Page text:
Binnish (Syria) (AFP) - The picture went viral on social media networks: two dust-covered Syrian girls, trapped in rubble, grab their baby sister from her shirt as she dangles from a bombed-out building.
Behind them, a man slaps his hand against his forehead, his mouth gaping in horror as he looks on amid the mangled wreckage.
The picture was captured on Wednesday by Bashar al-Sheikh, a photographer working with local news website SY24, moments after warplanes pummelled the town of Ariha in Syria's northwestern province of Idlib.
The jihadist-run region has been the target of regular attacks by Damascus and its ally Russia since the end of April.
Of the three girls shown in the photo, one is dead and two are fighting to stay alive, after regime airstrikes hit their home, said Dr. Ismail, who treated the victims in a nearby hospital but asked that his last name not be revealed.
Riham al-Abdullah, 5, who appears in the photo gripping her younger sister's green shirt, died shortly after the strikes on Wednesday, the doctor said.
Her seven-months-old sister Touka, who is shown dangling from the rubble, is in intensive care after suffering wounds to her head, he added.
"She has been receiving respiratory support for 24 hours" Dr. Ismail told AFP, adding that her condition was stable.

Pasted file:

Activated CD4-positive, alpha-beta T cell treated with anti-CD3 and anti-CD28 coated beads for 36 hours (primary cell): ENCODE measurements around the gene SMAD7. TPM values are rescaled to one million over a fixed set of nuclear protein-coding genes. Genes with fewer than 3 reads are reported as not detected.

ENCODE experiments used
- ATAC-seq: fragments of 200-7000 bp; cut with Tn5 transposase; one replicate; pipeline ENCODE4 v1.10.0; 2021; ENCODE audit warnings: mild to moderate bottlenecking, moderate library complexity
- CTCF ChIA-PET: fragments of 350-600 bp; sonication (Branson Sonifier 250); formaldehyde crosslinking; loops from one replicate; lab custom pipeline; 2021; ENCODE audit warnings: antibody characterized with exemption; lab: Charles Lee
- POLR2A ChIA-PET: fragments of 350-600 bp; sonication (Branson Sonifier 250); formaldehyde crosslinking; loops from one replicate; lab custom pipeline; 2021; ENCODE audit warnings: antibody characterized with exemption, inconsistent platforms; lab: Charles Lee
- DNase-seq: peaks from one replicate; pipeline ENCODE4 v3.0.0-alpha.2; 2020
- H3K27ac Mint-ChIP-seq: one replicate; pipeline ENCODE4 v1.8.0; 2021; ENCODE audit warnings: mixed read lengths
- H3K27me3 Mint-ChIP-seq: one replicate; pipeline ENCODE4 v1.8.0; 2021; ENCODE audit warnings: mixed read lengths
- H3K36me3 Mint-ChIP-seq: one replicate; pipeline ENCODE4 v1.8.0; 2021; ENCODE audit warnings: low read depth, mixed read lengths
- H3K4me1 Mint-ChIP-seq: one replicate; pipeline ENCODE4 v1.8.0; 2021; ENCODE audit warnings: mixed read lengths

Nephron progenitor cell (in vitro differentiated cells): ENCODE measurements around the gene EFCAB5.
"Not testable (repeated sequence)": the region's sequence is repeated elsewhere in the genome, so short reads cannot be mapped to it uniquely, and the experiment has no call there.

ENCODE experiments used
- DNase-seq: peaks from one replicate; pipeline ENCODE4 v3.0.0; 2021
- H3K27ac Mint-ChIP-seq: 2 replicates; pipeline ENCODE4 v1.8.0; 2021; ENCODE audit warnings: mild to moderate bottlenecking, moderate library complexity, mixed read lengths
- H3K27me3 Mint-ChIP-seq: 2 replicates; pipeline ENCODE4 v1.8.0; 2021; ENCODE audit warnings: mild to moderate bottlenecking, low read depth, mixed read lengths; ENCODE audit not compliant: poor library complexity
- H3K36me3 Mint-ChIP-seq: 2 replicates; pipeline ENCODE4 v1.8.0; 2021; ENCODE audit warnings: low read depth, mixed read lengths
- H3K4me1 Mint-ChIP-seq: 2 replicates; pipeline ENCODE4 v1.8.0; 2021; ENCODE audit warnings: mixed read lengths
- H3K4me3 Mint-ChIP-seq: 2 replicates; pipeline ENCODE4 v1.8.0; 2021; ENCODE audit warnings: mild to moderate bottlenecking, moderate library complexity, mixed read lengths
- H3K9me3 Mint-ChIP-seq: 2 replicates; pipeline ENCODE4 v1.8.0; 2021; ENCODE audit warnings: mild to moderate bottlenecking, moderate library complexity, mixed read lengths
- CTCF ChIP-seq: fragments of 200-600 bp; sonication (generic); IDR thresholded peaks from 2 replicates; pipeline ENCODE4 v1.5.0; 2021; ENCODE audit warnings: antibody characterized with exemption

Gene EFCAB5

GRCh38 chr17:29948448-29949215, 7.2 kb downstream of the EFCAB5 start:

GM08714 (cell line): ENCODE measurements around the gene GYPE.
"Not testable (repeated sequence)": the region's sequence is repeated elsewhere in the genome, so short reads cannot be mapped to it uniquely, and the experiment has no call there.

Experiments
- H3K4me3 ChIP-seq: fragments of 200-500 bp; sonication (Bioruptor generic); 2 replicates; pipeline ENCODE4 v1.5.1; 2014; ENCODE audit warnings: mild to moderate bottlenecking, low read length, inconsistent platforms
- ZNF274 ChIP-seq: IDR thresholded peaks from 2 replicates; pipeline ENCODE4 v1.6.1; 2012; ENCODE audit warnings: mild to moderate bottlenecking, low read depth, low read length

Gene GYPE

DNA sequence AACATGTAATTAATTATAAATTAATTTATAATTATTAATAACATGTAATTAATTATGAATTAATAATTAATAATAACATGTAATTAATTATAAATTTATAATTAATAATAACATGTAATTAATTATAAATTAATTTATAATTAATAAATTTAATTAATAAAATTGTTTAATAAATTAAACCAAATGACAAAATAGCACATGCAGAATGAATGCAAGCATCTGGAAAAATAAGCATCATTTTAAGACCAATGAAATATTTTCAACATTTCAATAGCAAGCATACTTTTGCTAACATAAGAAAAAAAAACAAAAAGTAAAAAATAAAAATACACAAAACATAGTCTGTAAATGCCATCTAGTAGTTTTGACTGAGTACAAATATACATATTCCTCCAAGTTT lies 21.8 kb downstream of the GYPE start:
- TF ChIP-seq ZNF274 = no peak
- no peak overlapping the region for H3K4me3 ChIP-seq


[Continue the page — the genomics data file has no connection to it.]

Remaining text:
Dalia, the third sister in the photo, is stable after undergoing chest surgery, according to another doctor at the same facility.
The girls are part of a family of eight, consisting of two parents and six sisters.
In addition to Riham, the mother and another daughter not shown in the photo also died following Wednesday's raids, according to Dr. Ismail.
The other daughter, Rowane, died on Friday after succumbing to wounds on her chest and stomach, he added.
Tawfik Kattan, a rescue worker from Ariha, was pulling people from beneath the rubble the day of the raids.
After evacuating one of the victims, he returned to the battered building.
"When I came back, I was surprised to find that, unfortunately, the girls had fallen," he said, referring to the sisters.
The jihadist-run Idlib region is supposed to be protected by a months-old international truce deal, but it has come under increased bombardment by the government and its ally Russia since late April.
Aid groups have decried a "nightmare" that has slain an alarming amount of children, in the latest bloody episode of Syria's eight-year civil war.
Save the Children said the number of children killed in Idlib over the past four weeks had exceeded the number slain in the same region in the whole of last year.
The war in Syria has killed more than 370,000 people and displaced millions since it started in 2011 with a brutal crackdown on anti-government protests.